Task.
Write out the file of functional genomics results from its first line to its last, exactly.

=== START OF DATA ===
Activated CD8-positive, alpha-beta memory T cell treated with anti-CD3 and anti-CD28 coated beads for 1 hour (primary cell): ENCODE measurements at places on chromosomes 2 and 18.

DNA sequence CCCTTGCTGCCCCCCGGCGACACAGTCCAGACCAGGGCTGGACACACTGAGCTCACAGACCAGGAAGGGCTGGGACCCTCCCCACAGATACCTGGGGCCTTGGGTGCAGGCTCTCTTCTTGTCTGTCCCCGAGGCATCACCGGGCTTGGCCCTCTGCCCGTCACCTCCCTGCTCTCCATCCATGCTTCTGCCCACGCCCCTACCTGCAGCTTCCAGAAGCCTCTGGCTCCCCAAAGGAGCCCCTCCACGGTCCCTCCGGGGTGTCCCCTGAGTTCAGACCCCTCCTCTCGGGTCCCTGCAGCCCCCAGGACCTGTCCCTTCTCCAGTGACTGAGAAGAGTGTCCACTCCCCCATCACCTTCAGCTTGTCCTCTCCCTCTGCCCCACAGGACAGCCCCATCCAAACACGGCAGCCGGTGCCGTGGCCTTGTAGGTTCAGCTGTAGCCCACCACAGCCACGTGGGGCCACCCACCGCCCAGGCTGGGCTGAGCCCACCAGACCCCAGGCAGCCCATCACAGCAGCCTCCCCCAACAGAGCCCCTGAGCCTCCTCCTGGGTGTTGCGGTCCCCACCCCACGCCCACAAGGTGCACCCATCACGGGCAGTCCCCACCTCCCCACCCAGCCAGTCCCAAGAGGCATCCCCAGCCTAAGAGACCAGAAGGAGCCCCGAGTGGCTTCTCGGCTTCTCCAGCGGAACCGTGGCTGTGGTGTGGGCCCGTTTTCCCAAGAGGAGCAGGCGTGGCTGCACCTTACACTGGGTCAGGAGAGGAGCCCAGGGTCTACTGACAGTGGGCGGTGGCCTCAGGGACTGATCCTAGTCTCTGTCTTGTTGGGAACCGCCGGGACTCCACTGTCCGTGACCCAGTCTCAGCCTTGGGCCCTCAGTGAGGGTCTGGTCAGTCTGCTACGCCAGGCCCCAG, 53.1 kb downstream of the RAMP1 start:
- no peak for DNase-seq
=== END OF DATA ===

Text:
Activated CD8-positive, alpha-beta memory T cell treated with anti-CD3 and anti-CD28 coated beads for 1 hour (primary cell): ENCODE measurements at places on chromosomes 2 and 18.

DNA sequence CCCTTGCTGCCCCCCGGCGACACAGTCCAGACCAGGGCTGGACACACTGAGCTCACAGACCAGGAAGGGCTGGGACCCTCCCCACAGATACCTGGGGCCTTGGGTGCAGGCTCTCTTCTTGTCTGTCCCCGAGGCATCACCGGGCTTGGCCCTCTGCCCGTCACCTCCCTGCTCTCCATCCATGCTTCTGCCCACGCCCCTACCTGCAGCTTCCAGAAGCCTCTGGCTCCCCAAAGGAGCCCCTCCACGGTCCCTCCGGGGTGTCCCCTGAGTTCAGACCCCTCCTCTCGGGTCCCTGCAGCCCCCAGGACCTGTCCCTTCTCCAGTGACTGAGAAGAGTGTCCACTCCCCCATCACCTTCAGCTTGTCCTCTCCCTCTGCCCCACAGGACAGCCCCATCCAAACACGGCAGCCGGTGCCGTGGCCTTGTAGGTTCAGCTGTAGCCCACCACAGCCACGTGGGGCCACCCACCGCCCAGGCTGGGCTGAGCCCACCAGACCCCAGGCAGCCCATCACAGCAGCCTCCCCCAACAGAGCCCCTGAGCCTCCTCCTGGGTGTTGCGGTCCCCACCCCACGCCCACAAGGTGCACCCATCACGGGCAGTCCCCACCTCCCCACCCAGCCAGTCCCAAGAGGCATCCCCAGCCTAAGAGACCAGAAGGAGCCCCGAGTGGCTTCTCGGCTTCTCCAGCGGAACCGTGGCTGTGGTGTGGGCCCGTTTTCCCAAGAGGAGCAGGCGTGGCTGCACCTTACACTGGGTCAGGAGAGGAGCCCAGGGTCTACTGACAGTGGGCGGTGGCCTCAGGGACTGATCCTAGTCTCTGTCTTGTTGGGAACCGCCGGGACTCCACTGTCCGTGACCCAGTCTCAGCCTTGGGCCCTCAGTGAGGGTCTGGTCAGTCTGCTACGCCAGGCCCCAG, 53.1 kb downstream of the RAMP1 start:
- no peak for DNase-seq